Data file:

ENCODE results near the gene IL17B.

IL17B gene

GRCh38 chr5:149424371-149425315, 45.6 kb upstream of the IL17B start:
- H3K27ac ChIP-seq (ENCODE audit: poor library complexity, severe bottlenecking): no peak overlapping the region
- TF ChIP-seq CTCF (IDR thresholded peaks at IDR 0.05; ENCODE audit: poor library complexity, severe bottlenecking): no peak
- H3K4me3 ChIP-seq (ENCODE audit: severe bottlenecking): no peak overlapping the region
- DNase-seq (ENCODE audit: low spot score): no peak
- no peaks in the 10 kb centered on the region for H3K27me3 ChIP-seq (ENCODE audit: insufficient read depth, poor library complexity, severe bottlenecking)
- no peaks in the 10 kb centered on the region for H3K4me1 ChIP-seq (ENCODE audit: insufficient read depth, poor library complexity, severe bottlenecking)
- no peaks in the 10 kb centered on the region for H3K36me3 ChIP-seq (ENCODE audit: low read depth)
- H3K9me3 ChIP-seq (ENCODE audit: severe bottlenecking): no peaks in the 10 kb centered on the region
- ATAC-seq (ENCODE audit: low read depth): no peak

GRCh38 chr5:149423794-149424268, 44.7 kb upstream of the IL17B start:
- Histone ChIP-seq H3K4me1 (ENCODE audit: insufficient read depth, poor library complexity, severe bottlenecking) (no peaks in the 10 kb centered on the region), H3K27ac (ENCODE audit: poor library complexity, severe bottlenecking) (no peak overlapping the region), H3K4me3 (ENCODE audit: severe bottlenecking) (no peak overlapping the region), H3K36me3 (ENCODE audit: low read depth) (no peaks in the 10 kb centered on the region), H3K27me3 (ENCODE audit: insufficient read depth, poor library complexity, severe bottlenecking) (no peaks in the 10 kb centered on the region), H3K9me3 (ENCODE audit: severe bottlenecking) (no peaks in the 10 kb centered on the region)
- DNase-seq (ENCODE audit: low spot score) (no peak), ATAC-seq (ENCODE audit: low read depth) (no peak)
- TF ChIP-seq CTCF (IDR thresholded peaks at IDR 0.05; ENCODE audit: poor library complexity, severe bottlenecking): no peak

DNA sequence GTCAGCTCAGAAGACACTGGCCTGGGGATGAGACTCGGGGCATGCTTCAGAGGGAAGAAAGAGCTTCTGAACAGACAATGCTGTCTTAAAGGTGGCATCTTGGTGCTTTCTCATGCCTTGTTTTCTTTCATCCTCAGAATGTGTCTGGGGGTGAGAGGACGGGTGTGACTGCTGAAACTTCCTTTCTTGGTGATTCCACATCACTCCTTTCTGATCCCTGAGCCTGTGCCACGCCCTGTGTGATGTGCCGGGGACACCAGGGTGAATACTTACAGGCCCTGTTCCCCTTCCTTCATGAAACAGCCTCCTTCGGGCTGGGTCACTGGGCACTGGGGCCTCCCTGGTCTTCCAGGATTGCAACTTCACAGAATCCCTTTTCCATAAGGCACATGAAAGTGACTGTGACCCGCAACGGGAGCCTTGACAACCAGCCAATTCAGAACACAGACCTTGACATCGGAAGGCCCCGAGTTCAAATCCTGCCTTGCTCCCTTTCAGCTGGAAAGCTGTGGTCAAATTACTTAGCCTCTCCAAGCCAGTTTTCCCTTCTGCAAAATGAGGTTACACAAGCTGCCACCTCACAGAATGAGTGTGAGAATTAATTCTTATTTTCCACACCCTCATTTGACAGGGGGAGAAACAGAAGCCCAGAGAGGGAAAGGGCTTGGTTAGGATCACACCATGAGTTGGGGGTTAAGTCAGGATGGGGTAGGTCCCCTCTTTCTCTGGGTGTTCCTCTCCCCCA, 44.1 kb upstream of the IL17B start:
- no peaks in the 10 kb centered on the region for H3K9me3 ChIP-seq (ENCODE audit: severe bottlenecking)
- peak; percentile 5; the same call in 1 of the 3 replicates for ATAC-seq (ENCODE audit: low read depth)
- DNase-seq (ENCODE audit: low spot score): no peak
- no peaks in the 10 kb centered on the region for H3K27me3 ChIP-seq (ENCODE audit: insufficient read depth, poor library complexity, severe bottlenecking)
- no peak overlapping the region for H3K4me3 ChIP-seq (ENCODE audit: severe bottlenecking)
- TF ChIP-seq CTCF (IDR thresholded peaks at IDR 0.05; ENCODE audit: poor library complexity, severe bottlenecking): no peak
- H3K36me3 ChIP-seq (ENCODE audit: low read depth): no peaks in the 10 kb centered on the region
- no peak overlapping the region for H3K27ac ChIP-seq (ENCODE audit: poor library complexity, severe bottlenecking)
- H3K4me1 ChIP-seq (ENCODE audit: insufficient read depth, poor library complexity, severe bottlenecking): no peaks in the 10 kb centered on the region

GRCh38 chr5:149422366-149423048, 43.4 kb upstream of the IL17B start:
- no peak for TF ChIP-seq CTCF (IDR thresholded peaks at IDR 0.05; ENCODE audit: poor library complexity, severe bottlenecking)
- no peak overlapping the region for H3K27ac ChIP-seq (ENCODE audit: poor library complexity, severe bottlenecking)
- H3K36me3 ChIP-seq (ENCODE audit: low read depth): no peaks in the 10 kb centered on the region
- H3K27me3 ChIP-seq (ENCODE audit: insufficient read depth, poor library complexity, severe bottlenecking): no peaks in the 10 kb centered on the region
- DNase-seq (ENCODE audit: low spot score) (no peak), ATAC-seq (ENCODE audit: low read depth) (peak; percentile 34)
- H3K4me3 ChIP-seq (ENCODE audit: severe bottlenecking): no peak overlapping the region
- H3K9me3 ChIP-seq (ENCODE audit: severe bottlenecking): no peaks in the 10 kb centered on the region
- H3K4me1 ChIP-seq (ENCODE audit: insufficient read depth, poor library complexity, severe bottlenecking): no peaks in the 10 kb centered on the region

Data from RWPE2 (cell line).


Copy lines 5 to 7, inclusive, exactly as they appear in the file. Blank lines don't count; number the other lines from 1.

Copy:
- TF ChIP-seq CTCF (IDR thresholded peaks at IDR 0.05; ENCODE audit: poor library complexity, severe bottlenecking): no peak
- H3K4me3 ChIP-seq (ENCODE audit: severe bottlenecking): no peak overlapping the region
- DNase-seq (ENCODE audit: low spot score): no peak